Owen Rumney

Software Engineer


At my current workplace we are using Databricks with much success. Having recently activated the Security Operations Package I was keen to implement the Single SignOn (SSO) functionality.

The documentation provided by Databricks doesn’t seem to cover integrating with Azure Active Directory as a SAML 2.0 Identity Provider and it took some effort to work out how to do it.

Simple Steps

  1. Log into Azure Portal and from the menu on the left, select Azure Active Directory then Enterprise applications from the secondary menu. Azure Active Directory - Enterprise App

  2. Select New Application to create a new Enterprise application Azure Active Directory - New Ap

3) Databricks isn’t one of the Gallery Applications at the time of writing, so select Non-Gallery Application from the available list. Azure Active Directory - Non Gallery Applicatio

  1. This is where the Databricks instructions is unclear, you need to use your Databricks URL as the Identity Provider Entity ID. Azure Active Directory - Basic SAML Setting

  2. When you’ve completed and saved the basic settings, you’ll be able to download the x.509 certificate and have access to the Login URL to use in the Databricks Admin Console. Download the cert and open with a text editor to extract the certificate content Azure Active Directory - Cert and Logi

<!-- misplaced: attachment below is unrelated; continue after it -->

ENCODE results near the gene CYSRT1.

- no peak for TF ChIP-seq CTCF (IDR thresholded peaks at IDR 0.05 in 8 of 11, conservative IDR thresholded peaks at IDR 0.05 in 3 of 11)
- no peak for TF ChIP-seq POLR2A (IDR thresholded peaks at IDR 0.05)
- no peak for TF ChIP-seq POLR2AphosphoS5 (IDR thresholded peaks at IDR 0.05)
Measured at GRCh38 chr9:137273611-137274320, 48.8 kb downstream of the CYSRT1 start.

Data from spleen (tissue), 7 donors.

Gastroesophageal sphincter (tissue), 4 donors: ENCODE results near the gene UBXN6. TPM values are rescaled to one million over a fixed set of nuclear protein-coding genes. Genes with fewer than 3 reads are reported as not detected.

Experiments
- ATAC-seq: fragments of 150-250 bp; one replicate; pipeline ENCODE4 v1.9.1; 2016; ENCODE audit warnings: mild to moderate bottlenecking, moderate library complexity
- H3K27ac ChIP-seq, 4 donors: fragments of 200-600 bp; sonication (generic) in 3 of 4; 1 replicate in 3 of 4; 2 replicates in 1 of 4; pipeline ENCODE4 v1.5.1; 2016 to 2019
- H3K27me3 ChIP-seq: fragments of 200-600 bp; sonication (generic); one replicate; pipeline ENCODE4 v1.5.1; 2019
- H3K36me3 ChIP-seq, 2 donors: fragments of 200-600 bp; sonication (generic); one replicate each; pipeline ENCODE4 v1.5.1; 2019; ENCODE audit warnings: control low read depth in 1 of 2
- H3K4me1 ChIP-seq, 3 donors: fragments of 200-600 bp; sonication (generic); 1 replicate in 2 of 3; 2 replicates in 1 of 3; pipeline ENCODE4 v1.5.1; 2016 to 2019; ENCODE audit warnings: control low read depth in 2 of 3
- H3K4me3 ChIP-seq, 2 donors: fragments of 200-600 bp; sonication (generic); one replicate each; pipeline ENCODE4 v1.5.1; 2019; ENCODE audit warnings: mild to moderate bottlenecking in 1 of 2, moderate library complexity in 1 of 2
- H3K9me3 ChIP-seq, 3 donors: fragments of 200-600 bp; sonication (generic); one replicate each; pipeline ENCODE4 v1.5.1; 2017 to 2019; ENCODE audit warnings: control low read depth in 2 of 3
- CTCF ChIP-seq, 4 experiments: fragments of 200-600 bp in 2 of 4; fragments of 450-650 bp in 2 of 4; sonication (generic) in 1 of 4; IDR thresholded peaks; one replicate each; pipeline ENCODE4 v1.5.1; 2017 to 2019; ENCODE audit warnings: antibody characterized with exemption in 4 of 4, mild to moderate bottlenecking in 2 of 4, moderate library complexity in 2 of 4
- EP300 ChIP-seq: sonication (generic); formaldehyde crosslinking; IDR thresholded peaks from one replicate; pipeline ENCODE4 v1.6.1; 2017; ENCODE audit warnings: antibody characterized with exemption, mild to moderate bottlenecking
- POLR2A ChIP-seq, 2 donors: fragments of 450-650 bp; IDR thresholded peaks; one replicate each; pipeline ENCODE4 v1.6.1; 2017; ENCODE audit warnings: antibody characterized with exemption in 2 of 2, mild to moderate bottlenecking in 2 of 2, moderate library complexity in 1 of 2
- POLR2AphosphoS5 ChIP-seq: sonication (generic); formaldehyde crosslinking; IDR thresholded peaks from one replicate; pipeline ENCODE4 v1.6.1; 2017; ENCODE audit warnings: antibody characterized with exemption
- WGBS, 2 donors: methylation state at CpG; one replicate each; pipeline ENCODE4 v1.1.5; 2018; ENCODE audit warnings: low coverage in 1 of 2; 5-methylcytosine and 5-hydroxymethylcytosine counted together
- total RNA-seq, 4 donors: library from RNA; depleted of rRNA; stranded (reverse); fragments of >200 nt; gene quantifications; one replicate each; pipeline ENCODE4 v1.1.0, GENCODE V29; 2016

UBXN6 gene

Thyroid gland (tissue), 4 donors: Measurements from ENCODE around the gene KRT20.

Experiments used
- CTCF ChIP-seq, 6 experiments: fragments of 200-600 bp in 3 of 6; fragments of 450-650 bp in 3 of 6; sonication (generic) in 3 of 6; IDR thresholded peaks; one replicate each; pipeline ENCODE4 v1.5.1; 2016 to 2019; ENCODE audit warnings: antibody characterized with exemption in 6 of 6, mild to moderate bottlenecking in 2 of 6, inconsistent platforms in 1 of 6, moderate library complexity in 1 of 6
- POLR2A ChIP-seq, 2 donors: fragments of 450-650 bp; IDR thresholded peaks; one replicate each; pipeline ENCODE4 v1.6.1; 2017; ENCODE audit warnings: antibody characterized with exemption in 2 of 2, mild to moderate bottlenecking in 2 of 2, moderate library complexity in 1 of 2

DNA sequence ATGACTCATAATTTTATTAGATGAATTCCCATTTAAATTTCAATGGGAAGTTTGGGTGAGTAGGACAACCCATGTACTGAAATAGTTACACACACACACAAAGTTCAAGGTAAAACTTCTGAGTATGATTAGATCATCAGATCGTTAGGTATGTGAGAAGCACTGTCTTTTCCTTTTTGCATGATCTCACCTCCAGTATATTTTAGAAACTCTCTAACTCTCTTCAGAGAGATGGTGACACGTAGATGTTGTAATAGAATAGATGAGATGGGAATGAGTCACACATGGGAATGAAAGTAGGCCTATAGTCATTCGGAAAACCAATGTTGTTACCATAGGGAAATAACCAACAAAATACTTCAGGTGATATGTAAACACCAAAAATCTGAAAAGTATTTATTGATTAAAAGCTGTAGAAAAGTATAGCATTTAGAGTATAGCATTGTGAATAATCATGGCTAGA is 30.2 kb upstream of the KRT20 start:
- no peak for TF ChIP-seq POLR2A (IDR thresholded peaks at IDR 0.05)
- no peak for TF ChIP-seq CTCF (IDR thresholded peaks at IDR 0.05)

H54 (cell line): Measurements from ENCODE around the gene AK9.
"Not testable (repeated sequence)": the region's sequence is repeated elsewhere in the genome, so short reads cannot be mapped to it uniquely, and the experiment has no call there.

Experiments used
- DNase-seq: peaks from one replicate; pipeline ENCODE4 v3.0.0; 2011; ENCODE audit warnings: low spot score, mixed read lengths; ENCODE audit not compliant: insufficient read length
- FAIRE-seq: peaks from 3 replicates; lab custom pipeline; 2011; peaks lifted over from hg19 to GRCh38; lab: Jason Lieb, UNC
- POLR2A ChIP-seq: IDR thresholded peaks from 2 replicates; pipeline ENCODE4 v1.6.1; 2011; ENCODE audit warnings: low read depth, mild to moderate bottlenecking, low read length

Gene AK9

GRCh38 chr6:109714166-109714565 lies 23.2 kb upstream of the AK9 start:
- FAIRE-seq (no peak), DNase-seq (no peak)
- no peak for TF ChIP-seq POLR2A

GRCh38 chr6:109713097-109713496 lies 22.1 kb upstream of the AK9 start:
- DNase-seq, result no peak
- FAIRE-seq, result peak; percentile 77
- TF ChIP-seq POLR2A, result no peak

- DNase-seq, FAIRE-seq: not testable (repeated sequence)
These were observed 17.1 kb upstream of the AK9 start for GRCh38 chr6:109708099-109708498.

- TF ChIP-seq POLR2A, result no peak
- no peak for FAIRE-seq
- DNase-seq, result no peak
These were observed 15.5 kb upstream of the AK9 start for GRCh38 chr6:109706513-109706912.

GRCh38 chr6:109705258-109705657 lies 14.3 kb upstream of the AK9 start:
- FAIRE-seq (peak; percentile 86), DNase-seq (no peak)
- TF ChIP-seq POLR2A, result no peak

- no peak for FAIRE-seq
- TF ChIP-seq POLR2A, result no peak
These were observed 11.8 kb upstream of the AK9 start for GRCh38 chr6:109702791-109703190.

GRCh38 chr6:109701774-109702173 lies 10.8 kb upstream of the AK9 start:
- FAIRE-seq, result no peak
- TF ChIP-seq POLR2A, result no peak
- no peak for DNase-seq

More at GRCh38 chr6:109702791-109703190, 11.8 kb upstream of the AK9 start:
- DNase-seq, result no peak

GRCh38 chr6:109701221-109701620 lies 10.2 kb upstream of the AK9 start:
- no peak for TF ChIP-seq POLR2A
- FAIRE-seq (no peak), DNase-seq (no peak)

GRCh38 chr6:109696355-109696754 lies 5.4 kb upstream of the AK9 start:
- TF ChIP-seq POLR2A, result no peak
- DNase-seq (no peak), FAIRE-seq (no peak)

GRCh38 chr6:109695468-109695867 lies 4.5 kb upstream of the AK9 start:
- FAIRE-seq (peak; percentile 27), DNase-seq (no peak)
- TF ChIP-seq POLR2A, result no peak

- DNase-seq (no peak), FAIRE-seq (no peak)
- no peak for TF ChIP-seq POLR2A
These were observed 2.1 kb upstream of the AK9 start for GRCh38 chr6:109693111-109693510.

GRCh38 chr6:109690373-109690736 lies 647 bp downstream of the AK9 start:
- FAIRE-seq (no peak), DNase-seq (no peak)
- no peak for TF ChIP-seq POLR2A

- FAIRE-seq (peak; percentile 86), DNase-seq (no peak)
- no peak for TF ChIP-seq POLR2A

3. You can now take these details over to the Databricks admin console to configure SSO. Enter the details into the Single Sign On tab in the Admin Console page. Your Identity Provider Entity ID is the root of your Databricks cloud URL.

Databricks Admin Console - SS

  1. You can now log out, then log in using Single SignOn through Azure which should get you straight back in. Databricks Admin Console - SSO Logi

A Note on Allow User Creation

If you enable Allow auto user creation, when a user logs in, it will create the user for them automatically. This is fine if you’ve configured Azure Active Directory to specify users who have a Role to use the Enterprise Application. For our use case, I’ve gone with this option disabled and enabled open access at the Active Directory end. This means that unknown (from a Databricks perspective) but otherwise authenticated users don’t have access to the environment